Even after a 40% hike, India has the cheapest data rates in the world—and that’s a problem

Future tense.
Future tense.
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After three years of unbridled competition, India’s warring telcos announced a truce to their tariff wars earlier this month. However, can price hikes alone shore up the financials of the battle-scarred telcos?

Incumbents Bharti Airtel and Vodafone Idea, along with Reliance Jio, have increased tariffs by around 40% for prepaid customers, who constitute over 80% of their combined user base. Yet, even after the hike, data rates in the country are only a fraction of what they were in 2016, when Jio announced data plans at rock-bottom prices, bundled with free voice calls.

The average cost of 1 gigabyte (GB) of data is now projected to rise to Rs11 ($0.16) from the existing Rs7.7. This is still far short of the 2016 rates of Rs225 per GB or Rs333 in 2010, show data from industry body Cellular Operators Association of India (COAI) and sector regulator Telecom Regulatory Authority of India (TRAI).

India’s reputation for providing one of the lowest data rates in the world, too, remains unscathed after the latest revision.

The cheap tariffs, though, have come at the cost of the deteriorating balance sheets of the incumbent telcos.

In dire straits

In July-September, Vodafone Idea and Airtel posted their biggest quarterly losses ever at Rs50,921 crore and Rs23,045 crore, respectively.

More importantly, the industry’s average revenue per user (ARPU)—a key measure of profitability—has hit a nadir.


Now, after the latest tariff hike, telcos estimate a 40% increase in the industry’s ARPU to Rs112, which is still lower than levels seen in 2016. And even this is not a given.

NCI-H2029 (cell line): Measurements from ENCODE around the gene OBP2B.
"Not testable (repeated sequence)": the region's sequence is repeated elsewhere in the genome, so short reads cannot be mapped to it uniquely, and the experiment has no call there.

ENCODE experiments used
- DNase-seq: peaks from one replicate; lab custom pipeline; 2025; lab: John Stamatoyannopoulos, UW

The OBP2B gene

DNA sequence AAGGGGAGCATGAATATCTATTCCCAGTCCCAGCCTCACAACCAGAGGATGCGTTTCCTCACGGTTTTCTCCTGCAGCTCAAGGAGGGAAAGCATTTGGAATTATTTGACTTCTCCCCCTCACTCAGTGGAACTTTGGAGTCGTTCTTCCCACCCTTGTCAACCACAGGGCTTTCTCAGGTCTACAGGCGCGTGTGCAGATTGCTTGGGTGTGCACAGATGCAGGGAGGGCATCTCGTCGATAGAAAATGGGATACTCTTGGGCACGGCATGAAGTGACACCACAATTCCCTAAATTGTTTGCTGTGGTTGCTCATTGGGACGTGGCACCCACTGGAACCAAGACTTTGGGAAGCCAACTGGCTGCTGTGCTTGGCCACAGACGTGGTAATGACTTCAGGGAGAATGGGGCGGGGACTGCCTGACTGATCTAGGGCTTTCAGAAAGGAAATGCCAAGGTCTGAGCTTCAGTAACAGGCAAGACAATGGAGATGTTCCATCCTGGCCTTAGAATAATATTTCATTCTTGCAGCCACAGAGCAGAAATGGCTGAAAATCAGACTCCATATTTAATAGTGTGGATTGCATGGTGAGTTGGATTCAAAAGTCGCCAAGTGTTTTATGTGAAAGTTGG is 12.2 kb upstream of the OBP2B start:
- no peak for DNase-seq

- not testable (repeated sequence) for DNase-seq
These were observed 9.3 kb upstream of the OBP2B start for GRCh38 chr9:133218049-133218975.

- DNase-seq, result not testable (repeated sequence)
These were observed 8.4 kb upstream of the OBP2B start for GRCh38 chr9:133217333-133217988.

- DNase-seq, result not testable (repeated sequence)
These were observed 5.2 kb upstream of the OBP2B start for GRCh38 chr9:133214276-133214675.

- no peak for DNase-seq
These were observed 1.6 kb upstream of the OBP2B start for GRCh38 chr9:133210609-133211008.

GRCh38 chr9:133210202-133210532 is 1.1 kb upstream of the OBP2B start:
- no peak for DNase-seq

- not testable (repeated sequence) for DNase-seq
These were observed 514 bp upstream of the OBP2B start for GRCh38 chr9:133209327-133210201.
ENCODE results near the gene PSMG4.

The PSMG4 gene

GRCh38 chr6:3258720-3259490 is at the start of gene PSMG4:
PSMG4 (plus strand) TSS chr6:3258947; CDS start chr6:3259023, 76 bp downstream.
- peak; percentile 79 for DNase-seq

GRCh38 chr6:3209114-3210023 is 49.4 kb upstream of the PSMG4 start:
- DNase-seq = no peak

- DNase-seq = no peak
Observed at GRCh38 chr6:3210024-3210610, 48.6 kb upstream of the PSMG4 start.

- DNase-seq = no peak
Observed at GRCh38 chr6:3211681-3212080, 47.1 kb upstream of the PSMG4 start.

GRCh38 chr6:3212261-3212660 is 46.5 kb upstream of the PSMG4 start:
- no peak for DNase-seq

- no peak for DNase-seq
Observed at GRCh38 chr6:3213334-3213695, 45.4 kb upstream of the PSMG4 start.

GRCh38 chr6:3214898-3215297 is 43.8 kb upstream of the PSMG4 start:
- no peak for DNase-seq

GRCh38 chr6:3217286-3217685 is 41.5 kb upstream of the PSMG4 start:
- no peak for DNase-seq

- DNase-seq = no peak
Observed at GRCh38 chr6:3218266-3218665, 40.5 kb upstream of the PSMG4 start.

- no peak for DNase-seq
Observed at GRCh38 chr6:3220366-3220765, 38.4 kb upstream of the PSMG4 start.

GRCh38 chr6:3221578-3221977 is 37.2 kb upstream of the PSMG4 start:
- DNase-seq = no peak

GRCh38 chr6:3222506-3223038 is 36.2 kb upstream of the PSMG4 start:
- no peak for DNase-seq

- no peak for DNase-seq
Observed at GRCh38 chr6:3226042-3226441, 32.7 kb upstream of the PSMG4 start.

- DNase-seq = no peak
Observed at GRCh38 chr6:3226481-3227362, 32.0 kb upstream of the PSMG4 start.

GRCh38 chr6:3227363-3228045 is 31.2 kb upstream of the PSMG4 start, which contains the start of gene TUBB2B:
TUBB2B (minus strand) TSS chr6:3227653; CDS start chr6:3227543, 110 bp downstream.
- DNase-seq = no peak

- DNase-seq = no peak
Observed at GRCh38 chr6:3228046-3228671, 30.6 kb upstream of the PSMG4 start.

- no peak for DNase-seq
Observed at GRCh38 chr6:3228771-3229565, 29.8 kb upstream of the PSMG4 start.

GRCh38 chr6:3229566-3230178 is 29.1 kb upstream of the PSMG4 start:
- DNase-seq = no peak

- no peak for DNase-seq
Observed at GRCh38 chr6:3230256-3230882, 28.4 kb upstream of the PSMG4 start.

The ARPU impact will depend on “data elasticity”—that is, whether users will accept the higher prices—say analysts at the research firm Jefferies. “Over the top streaming service providers (Netflix and Hotstar, for instance) indicate that consumers rarely top up data packs to continue watching shows. We estimate the overall ARPU increase would be 18% for Vodafone Idea, 23% for Airtel and 28% for Jio,” the research said in a note on Dec. 4.

A recent report by Kotak Institutional Equities estimated that Vodafone Idea would require an 83% jump in ARPU to meet its obligations including spectrum dues to the government.

Not by hikes alone

On Nov. 20, the Narendra Modi government announced a two-year moratorium on pending spectrum charges for the stressed sector. This, too, may fall short of ringing in a sustained recovery as there are other policy issues to be resolved.

Trai is yet to decide on interconnect usage charges (IUC), which is paid by one operator to its rival when its customer connects a call on the latter’s network. Currently, IUC is 6 paisa per minute.

Airtel and Vodafone Idea want the current IUC structure to continue while Reliance Jio wants Trai to do away with the charge all together.

Then, there’s the question of fixing a floor price for data tariffs, which COAI has taken up with Trai.

“If we are not getting anything (from the authorities), then I think it is the end of story for Vodafone Idea,” said the telco’s chairman Kumar Mangalam Birla on Dec. 6. “It does not make sense to put good money after bad… we will shut shop…the big elephant in the room is AGR (adjusted gross revenues).”

Birla was referring to an Oct. 24 supreme court order asking operators to pay tax on their non-core revenues (or AGR) over and above the spectrum usage charges and licence fees. Airtel and Vodafone Idea are facing a combined liability of Rs82,000 crore following the supreme court ruling. The government, has so far refused any relief from the obligations.

With the AGR liability looming large, Airtel has been raising funds to meet its capital expenditure requirements. On Dec. 4, the telco’s board approved a plan to raise around Rs21,500 crore through a mix of debt and equity.

The survival of the incumbent telcos clearly hinges on government and regulatory support, more than mere tariff hikes.

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